The HIPAA provides that the rule promulgated by the Secretary may not preempt state laws that are in conflict with the regulatory requirements and that provide greater privacy protections. The HIPAA also provides that standards issued by the Secretary will not supercede certain other State laws, including: State laws relating to reporting of disease or injury, child abuse, birth or death, public health surveillance, or public health investigation or intervention; State regulatory reporting; State laws which the Secretary finds are necessary to prevent fraud and abuse, to ensure appropriate State regulation of insurance, for State reporting on health care delivery or costs, or for other purposes; or, State laws which the Secretary finds address controlled substances. These provisions are discussed in more detail in preamble section II.I.1.
This proposed rule also must be read in conjunction with other federal laws and regulations that address the use and disclosure of health information. These issues are discussed in preamble section II.I.2.
In general, the rule that we are proposing would create a federal floor of privacy protection, but would not supercede other applicable law that provide greater protection to the confidentiality of health information. In general, our rule would not make entities subject to a state laws to which they are not subject today.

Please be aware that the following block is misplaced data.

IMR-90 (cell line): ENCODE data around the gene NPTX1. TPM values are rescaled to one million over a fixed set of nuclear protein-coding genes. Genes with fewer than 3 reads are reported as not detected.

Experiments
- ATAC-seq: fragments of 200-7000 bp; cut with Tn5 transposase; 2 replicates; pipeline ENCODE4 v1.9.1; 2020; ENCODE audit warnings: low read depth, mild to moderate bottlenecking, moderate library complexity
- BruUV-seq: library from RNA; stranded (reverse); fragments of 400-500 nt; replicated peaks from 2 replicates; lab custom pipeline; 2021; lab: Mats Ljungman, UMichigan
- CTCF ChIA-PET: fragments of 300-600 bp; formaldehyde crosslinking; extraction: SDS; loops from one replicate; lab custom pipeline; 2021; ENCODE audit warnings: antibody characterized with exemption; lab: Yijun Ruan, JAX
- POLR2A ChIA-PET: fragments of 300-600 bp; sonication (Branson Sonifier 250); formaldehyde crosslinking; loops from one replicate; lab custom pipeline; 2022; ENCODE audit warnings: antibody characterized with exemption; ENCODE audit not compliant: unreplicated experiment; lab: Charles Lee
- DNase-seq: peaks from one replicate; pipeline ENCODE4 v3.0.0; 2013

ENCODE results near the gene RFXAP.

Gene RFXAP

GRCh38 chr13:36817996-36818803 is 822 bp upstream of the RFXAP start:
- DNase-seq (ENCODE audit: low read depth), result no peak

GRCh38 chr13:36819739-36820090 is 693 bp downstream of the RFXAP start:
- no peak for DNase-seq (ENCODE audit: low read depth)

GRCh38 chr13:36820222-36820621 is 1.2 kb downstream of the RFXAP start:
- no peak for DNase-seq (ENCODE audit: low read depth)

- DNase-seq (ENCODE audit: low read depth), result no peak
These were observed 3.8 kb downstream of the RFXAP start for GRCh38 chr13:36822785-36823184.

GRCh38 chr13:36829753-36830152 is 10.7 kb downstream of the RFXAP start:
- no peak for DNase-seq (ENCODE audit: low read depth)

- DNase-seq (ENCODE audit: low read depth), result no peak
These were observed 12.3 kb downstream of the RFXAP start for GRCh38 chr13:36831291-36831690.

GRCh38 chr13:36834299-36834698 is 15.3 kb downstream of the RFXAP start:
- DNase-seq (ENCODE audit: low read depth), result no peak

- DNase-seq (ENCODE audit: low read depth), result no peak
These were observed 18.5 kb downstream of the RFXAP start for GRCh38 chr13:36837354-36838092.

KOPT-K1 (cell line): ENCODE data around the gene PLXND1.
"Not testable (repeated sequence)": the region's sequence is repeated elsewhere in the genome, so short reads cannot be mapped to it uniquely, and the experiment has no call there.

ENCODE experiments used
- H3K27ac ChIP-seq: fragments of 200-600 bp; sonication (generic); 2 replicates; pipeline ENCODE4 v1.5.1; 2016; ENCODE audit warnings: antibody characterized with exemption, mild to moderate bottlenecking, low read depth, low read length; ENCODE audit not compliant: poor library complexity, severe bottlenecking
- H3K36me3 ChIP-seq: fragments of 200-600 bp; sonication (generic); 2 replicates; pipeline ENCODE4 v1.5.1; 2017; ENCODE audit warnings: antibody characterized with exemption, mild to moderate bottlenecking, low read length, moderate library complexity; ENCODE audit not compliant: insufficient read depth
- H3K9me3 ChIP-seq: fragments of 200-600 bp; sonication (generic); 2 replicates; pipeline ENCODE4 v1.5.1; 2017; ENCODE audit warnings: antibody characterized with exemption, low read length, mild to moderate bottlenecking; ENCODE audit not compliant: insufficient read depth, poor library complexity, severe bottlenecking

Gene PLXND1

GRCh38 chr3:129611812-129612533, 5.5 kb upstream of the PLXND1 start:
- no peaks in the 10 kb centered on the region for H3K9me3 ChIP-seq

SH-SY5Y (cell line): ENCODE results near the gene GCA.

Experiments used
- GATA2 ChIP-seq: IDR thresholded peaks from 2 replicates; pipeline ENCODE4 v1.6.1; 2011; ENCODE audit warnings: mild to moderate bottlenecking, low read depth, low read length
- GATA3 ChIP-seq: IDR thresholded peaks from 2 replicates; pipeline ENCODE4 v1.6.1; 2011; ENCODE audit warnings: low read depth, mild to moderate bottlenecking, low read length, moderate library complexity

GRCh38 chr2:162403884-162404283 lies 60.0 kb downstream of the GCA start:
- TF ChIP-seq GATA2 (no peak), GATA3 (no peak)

The HIPAA grants the Secretary the authority to impose civil monetary penalties against covered entities which fail to comply with the requirements of this rule, and also establishes criminal penalties for certain wrongful disclosures of protected health information. The civil fines are capped at $25,000 for each calendar year for each provision that is violated. The criminal penalties are graduated, increasing if the offense is committed under false pretenses, or with intent to sell the information or reap other personal gain. The statute does not provide for a private right of action for individuals.
We propose to create a complaint system to permit individuals to make complaints to the Secretary about potential violations of this rule. We also propose that covered entities develop a process for receiving complaints from individuals about the entities’ privacy practices. (See § 164.522.) Our intent would be to work with covered entities to achieve voluntary compliance with the proposed standards.